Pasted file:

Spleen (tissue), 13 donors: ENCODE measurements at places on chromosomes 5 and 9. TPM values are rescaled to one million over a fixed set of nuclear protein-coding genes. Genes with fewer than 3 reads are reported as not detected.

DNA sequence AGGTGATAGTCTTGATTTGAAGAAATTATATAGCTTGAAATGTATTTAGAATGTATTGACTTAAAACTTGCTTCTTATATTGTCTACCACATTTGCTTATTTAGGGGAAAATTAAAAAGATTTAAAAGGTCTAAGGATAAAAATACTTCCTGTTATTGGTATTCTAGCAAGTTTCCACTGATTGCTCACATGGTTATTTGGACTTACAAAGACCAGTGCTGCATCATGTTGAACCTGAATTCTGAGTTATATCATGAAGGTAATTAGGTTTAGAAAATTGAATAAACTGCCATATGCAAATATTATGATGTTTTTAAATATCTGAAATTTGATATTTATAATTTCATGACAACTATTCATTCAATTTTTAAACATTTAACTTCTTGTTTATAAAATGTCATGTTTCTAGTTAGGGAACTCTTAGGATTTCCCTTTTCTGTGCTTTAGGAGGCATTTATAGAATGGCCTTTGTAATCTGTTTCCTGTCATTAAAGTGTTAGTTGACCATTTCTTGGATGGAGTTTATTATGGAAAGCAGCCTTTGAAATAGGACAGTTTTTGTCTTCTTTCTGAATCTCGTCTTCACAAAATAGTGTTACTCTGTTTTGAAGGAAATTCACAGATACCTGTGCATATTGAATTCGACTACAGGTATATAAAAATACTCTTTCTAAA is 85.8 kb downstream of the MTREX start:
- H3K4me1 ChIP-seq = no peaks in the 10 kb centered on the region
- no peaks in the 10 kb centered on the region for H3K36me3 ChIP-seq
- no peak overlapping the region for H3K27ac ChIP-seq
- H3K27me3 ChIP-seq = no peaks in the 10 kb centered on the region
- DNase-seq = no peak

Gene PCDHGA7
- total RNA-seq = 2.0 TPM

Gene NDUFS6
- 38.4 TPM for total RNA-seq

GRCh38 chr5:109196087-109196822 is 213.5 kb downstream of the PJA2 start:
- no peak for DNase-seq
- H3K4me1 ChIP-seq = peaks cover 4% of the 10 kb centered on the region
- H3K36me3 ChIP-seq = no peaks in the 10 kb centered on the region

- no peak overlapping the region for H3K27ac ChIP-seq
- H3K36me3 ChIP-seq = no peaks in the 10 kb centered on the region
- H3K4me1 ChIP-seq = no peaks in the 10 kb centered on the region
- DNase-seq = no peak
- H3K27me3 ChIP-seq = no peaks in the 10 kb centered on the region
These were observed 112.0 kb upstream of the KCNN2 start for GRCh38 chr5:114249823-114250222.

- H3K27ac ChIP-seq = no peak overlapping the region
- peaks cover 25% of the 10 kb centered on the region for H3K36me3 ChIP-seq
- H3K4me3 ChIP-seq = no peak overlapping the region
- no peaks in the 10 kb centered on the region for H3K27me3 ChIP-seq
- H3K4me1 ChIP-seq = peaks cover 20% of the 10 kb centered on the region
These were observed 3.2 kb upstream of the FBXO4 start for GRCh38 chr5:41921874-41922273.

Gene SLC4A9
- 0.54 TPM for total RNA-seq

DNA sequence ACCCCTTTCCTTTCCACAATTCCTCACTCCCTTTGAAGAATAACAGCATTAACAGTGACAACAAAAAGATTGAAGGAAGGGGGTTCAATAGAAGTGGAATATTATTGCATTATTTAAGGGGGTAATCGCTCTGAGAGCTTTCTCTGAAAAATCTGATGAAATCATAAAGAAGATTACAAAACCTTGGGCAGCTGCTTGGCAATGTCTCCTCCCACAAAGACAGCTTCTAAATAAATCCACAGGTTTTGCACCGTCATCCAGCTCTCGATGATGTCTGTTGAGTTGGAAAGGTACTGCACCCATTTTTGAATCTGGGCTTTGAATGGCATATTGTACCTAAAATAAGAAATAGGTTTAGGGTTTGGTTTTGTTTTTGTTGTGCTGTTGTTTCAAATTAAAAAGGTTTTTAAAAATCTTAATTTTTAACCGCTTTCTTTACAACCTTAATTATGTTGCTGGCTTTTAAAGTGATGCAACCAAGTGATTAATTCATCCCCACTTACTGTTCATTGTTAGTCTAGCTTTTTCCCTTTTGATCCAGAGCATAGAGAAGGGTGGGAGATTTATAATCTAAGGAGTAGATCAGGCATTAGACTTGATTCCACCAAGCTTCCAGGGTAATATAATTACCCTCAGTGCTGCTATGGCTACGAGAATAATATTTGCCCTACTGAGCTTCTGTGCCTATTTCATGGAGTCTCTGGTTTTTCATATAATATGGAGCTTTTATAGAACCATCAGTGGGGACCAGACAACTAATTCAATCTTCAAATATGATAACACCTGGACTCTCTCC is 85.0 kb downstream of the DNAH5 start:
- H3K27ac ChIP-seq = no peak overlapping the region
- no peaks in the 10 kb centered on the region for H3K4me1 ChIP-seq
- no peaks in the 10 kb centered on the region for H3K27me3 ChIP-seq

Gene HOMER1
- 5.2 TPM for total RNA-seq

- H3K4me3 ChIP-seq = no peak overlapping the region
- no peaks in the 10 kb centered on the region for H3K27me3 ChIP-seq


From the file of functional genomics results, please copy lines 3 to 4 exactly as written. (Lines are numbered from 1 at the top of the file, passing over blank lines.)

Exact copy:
- H3K4me1 ChIP-seq = no peaks in the 10 kb centered on the region
- no peaks in the 10 kb centered on the region for H3K36me3 ChIP-seq